Queen's Speech

The State Opening of Parliament is always a splendid occasion, and after the news that the Queen would not be travelling to the Commonwealth Summit this year, it was reassuring to see her looking radiant as she arrived at Westminster this week.

There is always a local connection to this event as it is organised by the Duke of Norfolk who holds the office of Earl Marshal.  This year the Duke gave an interview in which he spoke about the symbolic importance of the ceremony in our unwritten constitution.

But the Queen's Speech is an important political event, too, because it sets out the Government's legislative programme and priorities for the year ahead.

I don't agree with critics who say that there wasn't enough legislation announced this year.  Why should we want more laws?  If anything, previous governments have interfered and regulated too much.

Significantly, the British Chambers of Commerce welcomed the proposals and the focus on measures to boost growth, arguing that "when it comes to new legislation, less is more."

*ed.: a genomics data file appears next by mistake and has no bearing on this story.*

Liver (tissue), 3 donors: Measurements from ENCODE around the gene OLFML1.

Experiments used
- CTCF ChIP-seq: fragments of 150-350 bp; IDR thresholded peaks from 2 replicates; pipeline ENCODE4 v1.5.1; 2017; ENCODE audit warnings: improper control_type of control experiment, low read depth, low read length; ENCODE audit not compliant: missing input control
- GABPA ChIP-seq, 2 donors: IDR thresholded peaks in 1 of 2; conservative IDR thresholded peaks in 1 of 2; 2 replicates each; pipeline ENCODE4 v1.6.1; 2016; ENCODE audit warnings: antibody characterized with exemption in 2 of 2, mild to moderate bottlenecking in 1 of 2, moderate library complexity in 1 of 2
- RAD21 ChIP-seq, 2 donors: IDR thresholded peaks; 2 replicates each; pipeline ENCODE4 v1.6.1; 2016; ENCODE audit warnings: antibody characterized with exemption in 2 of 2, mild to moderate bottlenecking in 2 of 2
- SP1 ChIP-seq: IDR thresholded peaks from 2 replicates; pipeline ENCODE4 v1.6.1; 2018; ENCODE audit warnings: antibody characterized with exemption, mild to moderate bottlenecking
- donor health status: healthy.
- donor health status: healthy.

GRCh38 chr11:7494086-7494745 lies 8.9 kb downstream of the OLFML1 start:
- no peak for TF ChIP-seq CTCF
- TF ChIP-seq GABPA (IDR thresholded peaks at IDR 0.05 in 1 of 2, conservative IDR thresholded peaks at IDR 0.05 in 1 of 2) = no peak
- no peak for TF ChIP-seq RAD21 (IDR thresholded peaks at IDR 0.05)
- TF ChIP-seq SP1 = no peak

A Deregulation Bill to reduce burdens on business will certainly be welcomed by  local businesses if it delivers, as will the National Insurance Bill to entitle every business and charity to a £2,000 Employment Allowance from April next year.

I also believe that people will applaud the focus on issues of real concern.  There's no doubt that uncontrolled immigration has upset people greatly, not least locally because the rising population has piled on the pressure for more housing.

The Government has made real progress in this area, with net immigration already down by a third.  But a new Immigration Bill will go further, preventing immigrants from accessing public services to which they are not entitled.

The Bill will also tackle another issue of huge concern, the difficulty of removing people from this country who should not be here and who make spurious claims under human rights laws.

There will also be legislation to create a new flat rate pension, and to cap care costs and extend the means test threshold for financial assistance to ensure that no-one has to sell their home in their lifetime to pay for residential care.

These measures reflect the theme of this year's Queen's Speech, which is to back people who work hard, save, play by the rules and want to get on in life.